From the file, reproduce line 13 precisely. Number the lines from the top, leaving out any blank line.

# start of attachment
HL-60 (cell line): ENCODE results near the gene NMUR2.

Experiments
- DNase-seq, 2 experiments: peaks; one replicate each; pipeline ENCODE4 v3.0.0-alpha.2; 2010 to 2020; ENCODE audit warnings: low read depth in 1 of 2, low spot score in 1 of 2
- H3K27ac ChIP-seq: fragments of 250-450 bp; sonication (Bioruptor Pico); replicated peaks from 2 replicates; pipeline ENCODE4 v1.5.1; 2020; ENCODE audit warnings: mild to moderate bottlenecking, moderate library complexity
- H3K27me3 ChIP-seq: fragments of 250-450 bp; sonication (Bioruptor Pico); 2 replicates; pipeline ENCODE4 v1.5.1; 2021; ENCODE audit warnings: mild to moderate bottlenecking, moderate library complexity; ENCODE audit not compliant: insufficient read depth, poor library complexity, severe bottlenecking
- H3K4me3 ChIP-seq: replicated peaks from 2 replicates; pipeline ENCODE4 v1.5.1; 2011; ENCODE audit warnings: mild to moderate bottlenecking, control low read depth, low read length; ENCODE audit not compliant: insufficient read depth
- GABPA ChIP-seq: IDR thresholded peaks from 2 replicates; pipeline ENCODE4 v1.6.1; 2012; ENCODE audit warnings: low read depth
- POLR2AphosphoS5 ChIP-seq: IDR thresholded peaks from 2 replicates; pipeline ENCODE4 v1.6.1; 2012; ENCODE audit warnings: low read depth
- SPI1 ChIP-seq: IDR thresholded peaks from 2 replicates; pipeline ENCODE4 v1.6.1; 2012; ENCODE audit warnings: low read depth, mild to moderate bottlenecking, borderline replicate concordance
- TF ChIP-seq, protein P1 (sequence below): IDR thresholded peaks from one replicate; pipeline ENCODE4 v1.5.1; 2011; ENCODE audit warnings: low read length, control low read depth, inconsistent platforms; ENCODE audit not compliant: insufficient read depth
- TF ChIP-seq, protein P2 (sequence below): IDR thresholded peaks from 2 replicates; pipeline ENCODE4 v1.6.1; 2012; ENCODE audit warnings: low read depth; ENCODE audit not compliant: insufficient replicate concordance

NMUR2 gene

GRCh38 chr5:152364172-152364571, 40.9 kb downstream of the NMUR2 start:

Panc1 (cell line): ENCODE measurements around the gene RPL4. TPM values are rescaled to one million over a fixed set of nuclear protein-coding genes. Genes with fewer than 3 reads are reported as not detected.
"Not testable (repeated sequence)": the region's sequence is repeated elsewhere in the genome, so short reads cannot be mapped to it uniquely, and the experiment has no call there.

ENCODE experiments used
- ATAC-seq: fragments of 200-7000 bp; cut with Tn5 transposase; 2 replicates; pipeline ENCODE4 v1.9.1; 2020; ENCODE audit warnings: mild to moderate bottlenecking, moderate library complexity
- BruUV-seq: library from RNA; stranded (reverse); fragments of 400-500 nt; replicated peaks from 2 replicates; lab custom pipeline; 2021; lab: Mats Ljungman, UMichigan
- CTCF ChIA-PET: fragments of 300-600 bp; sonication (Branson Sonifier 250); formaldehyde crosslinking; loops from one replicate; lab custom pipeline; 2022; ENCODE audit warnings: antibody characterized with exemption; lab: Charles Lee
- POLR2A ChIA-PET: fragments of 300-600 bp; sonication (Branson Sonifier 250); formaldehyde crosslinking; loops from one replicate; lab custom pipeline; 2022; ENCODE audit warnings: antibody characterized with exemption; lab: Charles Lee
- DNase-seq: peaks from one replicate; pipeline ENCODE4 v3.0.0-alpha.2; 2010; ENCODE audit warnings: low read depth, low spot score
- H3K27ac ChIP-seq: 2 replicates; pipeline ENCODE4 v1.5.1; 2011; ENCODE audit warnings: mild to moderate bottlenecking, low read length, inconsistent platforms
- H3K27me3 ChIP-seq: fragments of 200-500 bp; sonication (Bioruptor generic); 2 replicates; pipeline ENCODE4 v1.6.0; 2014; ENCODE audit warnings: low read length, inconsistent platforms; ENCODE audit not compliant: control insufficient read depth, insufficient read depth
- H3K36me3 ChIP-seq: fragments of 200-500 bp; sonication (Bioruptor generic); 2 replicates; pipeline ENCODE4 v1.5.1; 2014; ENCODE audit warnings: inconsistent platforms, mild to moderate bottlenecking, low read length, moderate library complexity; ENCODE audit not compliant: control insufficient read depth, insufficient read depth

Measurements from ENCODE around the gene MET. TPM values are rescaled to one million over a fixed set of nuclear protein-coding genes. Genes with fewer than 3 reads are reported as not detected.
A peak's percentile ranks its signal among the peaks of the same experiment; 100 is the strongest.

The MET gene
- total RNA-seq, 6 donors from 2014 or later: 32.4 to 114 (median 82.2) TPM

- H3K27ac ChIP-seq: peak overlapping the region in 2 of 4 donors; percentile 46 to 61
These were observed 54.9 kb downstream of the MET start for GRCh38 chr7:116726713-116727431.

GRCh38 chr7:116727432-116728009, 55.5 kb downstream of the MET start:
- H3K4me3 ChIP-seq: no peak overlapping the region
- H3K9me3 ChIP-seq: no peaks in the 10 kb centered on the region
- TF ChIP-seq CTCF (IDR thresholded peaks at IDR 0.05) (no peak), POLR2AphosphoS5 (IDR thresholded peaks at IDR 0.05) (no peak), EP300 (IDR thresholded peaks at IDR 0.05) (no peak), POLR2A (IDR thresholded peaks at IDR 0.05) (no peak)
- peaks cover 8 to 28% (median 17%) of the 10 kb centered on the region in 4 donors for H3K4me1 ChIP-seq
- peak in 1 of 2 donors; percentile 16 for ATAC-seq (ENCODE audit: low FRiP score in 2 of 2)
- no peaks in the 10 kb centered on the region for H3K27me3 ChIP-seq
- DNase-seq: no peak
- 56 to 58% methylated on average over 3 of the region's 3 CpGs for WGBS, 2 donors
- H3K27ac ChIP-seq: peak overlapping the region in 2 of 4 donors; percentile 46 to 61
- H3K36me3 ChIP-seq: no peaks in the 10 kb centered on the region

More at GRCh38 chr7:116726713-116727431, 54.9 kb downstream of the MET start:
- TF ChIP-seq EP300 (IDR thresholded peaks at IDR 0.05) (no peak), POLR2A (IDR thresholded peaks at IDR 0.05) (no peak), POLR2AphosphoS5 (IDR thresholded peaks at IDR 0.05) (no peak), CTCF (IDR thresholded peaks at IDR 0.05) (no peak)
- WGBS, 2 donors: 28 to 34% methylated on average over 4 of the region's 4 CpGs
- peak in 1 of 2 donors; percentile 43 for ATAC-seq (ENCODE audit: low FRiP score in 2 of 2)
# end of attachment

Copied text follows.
GRCh38 chr5:152364172-152364571, 40.9 kb downstream of the NMUR2 start: